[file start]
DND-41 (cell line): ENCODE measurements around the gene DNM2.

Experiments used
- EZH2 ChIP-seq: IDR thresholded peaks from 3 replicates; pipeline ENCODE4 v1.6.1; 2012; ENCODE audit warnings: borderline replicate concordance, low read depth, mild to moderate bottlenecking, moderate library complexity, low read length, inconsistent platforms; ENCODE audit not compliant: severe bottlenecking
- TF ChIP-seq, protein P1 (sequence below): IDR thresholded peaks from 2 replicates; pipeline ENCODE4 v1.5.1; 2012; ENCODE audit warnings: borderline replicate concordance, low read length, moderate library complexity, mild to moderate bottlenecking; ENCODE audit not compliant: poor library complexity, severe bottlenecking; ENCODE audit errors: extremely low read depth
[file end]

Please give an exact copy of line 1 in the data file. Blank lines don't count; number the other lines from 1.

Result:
DND-41 (cell line): ENCODE measurements around the gene DNM2.